For God So Loved the World

‘Nnugh!’ cries the llama.

‘C’mon, Oochoo,’ says Peter Illyn. ‘We’ll go get some water.’ The llama steps out of its trailer and onto the sawdust paths of the Skamania County, Washington, fairgrounds. Oochoo’s ears flick in the direction of a nearby stage where a thrashcore band is fret-noodling for Jesus as part of Tomfest 2000, an annual Christapalooza that draws 5,000 pierced and tattooed evangelical Christians to the banks of the Columbia River for five days of headbanging fellowship. Illyn, a 42-year-old former Foursquare Gospel preacher from the southwestern Washington town of La Center, is here trolling for environmental converts. Oochoo is bait.

‘Hey, llama!’

‘Can I ride him?’

Once Oochoo draws a crowd, Illyn goes to work. ‘We’re out here talking to people about the environment and how God’s word calls for stewardship of his domain,’ he tells the llama-entranced kids. ‘I work with a group called Target Earth–we’re all about serving the earth and serving the poor. You’ve heard of Earth First? We’re like Earth Third: We were made to love God, love people, and love creation. Environmental stewardship is part of our calling as Christians, but the church has remained silent for so many years that we’ve defaulted to New Age pagans and industrialists.’ The kids nod vaguely. This is the first time many of them have heard that environmentalism mixes with the Lord. Their naïveté is almost touching. They’re not sure what to make of Illyn. With his husky frame, unruly shock of dark brown hair, full beard, and fire-eater’s growl, he could pass for a Neil Young roadie.

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Illyn and Oochoo work the crowd, spreading shaggy-coated charisma and the green gospel with phrases like ‘creation care’ and ‘serving the earth.’ Still, Illyn’s biggest targets are the musicians. ‘A few words from the stage can really set us up,’ he confides. He’s got an M.B.A. in marketing, so he knows the dynamics of his selling situation. A guy passing out pamphlets–he’s a freak. Give him a llama, he’s a curiosity. Give him a shout-out from a hot new band, he’s the downest dude at Tomfest.

Illyn comps a sticker–YOUR SOUL NEEDS THE WILD–to a dreadlocked holy hip-hopper named Dirt, then greets a bare-chested young man wearing wraparound Oakleys and a cross around his neck. ‘Didn’t I see you hiking along the river?’ Illyn asks.

‘That was me. Nearly made myself sick eating blackberries. Is my tongue still purple?’ He sticks it out for inspection: purple as Prince. The berry junkie turns out to be John Paul Peters, 24-year-old guitarist for the Winnipeg punk-pop band The Undecided. ‘I’m definitely concerned about the wild,’ he tells Illyn. ‘We’re driving home tomorrow, and I talked the guys into letting me have a couple hours in Yellowstone.’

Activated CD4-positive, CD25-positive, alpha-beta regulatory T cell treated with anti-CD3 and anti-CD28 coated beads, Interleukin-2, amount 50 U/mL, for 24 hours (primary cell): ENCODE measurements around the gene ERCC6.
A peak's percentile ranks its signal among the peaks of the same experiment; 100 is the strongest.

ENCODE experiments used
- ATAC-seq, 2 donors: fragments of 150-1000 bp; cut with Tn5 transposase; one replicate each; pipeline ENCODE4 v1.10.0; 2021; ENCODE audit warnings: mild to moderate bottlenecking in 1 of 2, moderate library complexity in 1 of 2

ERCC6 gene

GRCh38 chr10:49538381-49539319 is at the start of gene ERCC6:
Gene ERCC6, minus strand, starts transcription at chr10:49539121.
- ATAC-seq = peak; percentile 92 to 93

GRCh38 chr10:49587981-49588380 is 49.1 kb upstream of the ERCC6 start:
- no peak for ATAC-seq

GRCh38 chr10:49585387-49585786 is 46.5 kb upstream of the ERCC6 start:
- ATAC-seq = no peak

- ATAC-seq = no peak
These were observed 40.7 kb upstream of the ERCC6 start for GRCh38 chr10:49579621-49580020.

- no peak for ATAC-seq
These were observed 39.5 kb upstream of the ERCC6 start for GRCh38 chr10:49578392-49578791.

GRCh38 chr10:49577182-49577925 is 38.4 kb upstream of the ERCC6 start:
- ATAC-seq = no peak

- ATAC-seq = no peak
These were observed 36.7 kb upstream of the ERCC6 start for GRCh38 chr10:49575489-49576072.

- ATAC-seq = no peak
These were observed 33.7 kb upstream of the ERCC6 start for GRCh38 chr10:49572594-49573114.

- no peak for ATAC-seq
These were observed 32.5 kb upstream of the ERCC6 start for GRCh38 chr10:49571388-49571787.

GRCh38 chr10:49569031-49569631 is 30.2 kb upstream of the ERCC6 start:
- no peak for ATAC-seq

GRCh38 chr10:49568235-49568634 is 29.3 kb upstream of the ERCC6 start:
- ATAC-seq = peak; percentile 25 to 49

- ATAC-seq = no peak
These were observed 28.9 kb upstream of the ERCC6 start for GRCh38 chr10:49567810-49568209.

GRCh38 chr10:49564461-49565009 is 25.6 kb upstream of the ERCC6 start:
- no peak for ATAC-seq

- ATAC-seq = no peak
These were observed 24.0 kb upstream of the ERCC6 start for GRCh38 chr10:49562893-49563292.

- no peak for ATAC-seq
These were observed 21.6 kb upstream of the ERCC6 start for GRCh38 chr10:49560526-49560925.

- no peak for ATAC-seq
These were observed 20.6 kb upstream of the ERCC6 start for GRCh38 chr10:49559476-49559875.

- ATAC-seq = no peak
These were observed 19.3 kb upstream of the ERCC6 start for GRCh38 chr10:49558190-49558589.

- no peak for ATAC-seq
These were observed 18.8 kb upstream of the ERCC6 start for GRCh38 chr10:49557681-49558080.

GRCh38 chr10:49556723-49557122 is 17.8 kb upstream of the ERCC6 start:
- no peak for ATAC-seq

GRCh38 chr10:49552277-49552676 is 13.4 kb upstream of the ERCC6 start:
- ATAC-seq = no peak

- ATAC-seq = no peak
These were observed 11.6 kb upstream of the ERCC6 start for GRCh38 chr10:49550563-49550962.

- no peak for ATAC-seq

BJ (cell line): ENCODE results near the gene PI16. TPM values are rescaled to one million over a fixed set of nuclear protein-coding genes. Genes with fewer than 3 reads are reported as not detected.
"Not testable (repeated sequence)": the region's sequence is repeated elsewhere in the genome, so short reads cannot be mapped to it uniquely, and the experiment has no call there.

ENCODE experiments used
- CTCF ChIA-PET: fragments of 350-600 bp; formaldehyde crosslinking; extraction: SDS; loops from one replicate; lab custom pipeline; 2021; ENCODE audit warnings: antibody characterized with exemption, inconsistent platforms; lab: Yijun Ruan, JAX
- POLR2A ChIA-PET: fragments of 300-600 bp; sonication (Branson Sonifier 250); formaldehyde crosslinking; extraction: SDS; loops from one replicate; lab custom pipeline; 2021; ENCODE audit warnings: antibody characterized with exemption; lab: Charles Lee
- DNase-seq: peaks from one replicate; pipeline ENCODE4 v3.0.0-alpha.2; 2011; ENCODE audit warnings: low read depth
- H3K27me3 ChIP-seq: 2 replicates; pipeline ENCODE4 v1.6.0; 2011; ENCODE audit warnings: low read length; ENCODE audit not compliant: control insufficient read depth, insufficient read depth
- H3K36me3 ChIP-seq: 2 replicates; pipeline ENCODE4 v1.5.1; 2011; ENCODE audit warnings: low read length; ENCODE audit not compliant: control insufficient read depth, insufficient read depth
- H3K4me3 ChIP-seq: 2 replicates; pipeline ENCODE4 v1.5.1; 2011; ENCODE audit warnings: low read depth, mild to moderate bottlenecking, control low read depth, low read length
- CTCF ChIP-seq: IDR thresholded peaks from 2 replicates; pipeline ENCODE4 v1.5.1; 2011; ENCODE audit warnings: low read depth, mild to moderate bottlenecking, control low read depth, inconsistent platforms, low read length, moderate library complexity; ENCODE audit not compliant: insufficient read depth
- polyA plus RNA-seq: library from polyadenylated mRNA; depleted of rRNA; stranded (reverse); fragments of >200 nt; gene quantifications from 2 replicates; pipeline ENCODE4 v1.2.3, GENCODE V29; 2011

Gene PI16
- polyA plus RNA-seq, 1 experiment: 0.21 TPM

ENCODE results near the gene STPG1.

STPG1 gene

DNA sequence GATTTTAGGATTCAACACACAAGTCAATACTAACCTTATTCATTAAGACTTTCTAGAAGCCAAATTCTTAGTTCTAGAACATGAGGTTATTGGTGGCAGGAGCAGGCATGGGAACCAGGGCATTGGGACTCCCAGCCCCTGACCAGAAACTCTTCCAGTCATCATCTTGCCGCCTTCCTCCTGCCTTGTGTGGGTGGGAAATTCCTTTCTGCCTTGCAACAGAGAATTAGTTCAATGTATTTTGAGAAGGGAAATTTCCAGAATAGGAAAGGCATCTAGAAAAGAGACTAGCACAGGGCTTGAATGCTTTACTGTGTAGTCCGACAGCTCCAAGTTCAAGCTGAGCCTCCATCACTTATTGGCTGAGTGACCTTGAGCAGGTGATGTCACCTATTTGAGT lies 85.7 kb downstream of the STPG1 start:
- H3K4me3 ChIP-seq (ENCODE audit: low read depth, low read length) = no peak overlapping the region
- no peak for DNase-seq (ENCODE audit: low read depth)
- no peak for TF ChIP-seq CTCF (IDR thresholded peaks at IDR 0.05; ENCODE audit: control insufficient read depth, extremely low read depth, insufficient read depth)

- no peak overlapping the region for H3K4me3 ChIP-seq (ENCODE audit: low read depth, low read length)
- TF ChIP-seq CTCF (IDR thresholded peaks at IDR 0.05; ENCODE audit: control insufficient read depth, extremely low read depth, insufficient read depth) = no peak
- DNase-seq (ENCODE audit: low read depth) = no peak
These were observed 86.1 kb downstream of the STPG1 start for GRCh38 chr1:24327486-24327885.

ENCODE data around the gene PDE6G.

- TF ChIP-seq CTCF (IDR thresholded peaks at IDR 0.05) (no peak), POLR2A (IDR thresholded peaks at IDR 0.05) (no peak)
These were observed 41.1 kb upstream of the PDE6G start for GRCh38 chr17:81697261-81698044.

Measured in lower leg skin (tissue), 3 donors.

Illyn launches his rap: ‘What my group is trying to do, we’re Christian environmentalists trying to protect the earth. We’re working to save the last bits of wild nature as part of our earthly stewardship. You play guitar, right?’

‘Yeah.’

‘So you’re tapping into your faith through your art,’ says the preacher. ‘Look around you–at those hills, at that river. That’s God’s art.’

‘Right, right,’ says Peters.

‘I have people tell me, ‘It’s all about the human soul; Jesus died just for us,’ ‘ Illyn continues, anticipating a rebuttal. ‘Well, I say, make your heart bigger, dude.’ Peters smiles and nods his head. Illyn has found a believer. The two exchange addresses and make tentative plans to go llama hiking at next year’s festival. ‘God bless, Peter,’ says the guitarist as they part.

At the river Illyn slips off his sneakers and cools his feet. The llama, ornery bastard, refuses to drink and aims a load of poop at the preacher’s shoe. The sun refracts off the water into a bushel of stars that tumble across the mile-wide Columbia, forcing Illyn to squint. ‘You know, God created the world and he called it good,’ he muses. ‘Now we’ve got six different kinds of salmon going extinct right here in this river. You can’t tell me that’s good. You can’t tell me God’s pleased.’

The Greening of American Religion (and Conservatives’ Counterreformation)

Peter Illyn’s crusade is but one sign of the greening of religious communities across the nation. After a long silence, many of America’s 155 million church and synagogue members are hearing a call to action. As Illyn wages his one-man crusade to bring environmental awareness to America’s evangelical youth, national ecofaith leaders are helping to frame the larger debate, swing votes, and broker agreements on national environmental issues.